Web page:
Guys, I have a question. I dropped of my factory forged crank at a machine shop for a once over (crack test etc) to see if it was worth using, it came back with it being machined 030 on the mains and 020 on the rod journals. When I told an engine builder whom is helping me build it, he lives 2 states away, he said it shouldn’t have been machined as it was done without the engine block. I am waiting on main caps from Canada. He is blowing up hard saying it shouldn’t have been done.
So my question is: the crank is machined, nothing I can do about it, what’s done is done. Obviously when I get the main caps, I will get a line hone, can I still proceed with my build? He is carrying on like it is the end of the world and its not worth doing because I don’t know what my clearances are right now. Where do I go? I can’t really see a reason why I can’t proceed, the machine shop has already found a set of bearings to suit the new machining job of the crank, and found the bearings easily, a set of Clevite bearings.
I have no idea why he is getting upset either. Buy the bearings for the stated undersize. You will have to check the clearances to see if they are within factory specs. He may have been after a specific looser clearance. I am not positive, but I would think you could just polish the crank if they are too tight. I never had an issue with factory clearances. My current engine is on the loose side, and I just use thicker oil (20W50). If the main caps came form another block the line hone is a must.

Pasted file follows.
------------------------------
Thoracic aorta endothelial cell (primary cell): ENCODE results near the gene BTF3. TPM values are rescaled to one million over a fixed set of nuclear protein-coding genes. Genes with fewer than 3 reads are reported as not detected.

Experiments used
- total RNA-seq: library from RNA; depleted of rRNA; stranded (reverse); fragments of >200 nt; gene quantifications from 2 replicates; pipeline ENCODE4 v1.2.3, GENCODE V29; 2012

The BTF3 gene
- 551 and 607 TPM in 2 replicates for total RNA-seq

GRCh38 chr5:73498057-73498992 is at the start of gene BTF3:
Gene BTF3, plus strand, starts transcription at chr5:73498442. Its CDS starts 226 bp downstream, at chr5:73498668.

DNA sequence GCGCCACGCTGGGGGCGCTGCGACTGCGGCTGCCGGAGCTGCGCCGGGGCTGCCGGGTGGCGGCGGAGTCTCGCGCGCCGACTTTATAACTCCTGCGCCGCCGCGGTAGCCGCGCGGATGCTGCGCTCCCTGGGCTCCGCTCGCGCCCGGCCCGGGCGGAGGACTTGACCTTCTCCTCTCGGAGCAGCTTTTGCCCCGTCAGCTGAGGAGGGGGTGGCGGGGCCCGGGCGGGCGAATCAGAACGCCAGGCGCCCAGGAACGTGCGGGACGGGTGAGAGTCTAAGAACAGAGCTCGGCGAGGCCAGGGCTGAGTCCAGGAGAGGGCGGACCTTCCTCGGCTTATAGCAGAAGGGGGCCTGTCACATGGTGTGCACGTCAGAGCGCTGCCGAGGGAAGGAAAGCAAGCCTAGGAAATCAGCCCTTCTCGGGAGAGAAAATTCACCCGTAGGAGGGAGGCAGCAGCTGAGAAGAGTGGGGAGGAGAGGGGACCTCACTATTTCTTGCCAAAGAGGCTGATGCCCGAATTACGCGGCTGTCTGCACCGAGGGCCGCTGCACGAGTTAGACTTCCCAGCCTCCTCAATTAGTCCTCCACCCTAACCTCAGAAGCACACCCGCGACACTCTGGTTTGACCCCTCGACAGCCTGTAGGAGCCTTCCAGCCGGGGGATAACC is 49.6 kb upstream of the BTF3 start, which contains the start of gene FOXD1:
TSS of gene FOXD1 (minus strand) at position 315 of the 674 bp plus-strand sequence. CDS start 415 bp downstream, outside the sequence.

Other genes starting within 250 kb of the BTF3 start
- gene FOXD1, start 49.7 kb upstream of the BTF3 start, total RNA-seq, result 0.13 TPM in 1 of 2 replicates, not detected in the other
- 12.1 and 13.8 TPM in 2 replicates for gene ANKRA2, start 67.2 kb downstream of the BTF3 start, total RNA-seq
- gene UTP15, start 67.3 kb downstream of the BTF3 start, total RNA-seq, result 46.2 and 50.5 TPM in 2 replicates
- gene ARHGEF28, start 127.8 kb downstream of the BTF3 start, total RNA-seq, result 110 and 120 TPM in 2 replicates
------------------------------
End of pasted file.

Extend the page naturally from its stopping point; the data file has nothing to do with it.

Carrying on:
The main caps are brand new alloy ones, so a line hone will be taking place. I already spoke to the machinist about using a thicker bearing, he pulled up a whole bunch of clevite bearings on the computer within seconds, just the ones I need, so there is no special order, they are an off the shelf item, so nothing custom which is good
Yeah, its no big deal. I did the same thing, dropped off my rods and crank to get re did. Your engine builder will just need your crank to set main bearing clearance. Maybe thats what he meant by needing both the crank and block together at the same time.